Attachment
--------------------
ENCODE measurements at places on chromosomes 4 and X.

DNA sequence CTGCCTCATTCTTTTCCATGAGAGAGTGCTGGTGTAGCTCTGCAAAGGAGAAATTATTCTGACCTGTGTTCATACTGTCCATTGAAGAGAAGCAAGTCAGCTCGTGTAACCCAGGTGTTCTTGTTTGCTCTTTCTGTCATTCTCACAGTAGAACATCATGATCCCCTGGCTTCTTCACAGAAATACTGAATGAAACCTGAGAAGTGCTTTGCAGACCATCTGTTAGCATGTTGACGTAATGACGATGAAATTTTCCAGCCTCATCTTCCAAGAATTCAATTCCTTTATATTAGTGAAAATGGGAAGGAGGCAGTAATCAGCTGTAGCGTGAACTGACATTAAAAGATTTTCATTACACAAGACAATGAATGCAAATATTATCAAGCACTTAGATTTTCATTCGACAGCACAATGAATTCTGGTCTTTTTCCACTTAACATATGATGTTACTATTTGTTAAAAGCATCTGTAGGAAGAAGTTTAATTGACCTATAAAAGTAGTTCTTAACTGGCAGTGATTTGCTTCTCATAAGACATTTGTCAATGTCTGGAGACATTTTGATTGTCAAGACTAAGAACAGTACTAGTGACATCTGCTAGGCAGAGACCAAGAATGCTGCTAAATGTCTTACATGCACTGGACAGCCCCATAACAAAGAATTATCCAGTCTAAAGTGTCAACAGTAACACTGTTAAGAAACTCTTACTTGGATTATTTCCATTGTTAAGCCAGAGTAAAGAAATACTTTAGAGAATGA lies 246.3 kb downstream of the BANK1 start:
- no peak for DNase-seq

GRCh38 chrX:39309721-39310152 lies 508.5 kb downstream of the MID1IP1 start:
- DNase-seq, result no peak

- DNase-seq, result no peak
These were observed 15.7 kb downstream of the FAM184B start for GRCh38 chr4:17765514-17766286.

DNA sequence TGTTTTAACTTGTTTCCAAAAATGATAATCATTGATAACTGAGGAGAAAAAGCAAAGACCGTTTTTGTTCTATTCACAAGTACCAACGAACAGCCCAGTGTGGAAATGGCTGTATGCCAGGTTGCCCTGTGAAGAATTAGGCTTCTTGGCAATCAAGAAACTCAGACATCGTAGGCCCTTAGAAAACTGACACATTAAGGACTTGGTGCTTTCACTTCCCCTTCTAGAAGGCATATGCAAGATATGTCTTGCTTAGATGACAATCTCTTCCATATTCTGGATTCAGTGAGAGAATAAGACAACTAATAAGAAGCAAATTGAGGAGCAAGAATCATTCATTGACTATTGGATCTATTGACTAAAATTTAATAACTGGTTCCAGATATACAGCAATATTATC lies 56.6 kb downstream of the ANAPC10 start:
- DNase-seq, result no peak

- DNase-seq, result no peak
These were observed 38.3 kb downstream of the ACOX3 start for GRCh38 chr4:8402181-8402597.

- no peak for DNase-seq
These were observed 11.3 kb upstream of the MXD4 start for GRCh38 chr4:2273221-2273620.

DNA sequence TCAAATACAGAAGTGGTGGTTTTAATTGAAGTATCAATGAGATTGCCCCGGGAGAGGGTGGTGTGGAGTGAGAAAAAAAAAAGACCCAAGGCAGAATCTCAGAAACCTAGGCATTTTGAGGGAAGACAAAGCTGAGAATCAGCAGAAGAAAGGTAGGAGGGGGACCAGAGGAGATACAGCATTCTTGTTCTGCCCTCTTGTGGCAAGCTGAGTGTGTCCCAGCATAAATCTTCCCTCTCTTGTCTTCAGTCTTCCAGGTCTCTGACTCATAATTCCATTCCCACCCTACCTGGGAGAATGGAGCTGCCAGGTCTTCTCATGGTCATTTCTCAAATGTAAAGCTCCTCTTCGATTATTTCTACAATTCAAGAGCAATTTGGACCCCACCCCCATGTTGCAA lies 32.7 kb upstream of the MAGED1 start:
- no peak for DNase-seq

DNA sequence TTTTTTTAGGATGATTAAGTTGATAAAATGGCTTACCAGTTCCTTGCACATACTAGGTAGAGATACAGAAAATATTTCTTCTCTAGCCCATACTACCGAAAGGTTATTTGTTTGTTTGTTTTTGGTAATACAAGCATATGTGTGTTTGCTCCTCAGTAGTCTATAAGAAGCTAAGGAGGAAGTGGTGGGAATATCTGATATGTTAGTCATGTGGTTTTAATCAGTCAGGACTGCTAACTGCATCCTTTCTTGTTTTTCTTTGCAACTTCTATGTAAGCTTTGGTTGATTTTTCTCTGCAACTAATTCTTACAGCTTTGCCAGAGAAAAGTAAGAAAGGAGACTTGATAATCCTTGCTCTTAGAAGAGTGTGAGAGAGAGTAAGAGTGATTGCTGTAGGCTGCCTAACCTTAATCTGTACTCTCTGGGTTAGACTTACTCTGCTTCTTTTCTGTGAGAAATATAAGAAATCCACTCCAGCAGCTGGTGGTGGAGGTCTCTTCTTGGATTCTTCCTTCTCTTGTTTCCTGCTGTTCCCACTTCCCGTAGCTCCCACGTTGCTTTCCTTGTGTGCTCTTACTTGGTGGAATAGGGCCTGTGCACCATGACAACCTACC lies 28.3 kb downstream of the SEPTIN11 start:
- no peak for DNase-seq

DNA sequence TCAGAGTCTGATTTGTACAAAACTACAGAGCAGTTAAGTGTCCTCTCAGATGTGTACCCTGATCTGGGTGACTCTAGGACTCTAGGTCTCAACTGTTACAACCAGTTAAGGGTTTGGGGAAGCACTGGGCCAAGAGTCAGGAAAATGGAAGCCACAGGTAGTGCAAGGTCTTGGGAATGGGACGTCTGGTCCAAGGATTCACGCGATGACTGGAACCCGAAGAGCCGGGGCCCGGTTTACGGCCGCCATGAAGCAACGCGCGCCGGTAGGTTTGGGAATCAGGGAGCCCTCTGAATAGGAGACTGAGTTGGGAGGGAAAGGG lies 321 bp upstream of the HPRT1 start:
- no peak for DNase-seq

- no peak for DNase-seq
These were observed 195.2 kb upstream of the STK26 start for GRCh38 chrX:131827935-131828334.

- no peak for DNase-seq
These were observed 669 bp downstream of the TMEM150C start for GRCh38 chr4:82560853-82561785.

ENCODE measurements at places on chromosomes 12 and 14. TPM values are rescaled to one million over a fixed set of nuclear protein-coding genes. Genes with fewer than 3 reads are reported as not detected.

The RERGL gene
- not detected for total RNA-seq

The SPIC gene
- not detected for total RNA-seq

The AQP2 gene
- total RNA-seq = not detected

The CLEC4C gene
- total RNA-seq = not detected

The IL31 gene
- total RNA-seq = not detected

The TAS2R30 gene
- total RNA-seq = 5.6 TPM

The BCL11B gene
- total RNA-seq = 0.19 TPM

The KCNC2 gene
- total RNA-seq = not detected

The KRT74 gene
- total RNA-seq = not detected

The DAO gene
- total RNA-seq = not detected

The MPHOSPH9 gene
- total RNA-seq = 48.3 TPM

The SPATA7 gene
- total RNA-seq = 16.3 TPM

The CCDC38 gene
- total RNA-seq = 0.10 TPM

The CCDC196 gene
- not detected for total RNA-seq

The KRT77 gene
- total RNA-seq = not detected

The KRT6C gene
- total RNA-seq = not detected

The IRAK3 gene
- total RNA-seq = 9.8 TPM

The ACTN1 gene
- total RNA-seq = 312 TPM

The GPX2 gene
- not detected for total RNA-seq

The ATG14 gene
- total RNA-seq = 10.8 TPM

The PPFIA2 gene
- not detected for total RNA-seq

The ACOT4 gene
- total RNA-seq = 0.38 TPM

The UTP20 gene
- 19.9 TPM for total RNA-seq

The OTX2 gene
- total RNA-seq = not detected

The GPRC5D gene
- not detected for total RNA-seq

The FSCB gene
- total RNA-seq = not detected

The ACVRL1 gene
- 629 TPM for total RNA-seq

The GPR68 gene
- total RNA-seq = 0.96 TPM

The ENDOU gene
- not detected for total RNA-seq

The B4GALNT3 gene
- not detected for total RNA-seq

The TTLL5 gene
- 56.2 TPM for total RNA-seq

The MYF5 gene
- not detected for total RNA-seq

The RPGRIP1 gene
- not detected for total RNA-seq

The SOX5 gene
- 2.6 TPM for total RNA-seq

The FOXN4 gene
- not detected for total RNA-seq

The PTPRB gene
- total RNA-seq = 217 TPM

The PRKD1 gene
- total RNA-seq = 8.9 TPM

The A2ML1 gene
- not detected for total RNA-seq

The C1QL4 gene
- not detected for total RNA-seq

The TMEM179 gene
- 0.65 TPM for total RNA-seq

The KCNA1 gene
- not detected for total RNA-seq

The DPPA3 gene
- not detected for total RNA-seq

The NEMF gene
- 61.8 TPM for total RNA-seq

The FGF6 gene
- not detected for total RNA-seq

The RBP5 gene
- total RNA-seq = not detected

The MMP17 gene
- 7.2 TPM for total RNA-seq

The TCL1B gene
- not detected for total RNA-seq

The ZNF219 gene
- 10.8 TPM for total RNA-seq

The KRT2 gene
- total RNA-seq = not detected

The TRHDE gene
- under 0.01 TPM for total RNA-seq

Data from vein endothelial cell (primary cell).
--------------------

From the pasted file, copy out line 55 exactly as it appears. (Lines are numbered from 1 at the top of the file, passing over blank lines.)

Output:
The KRT6C gene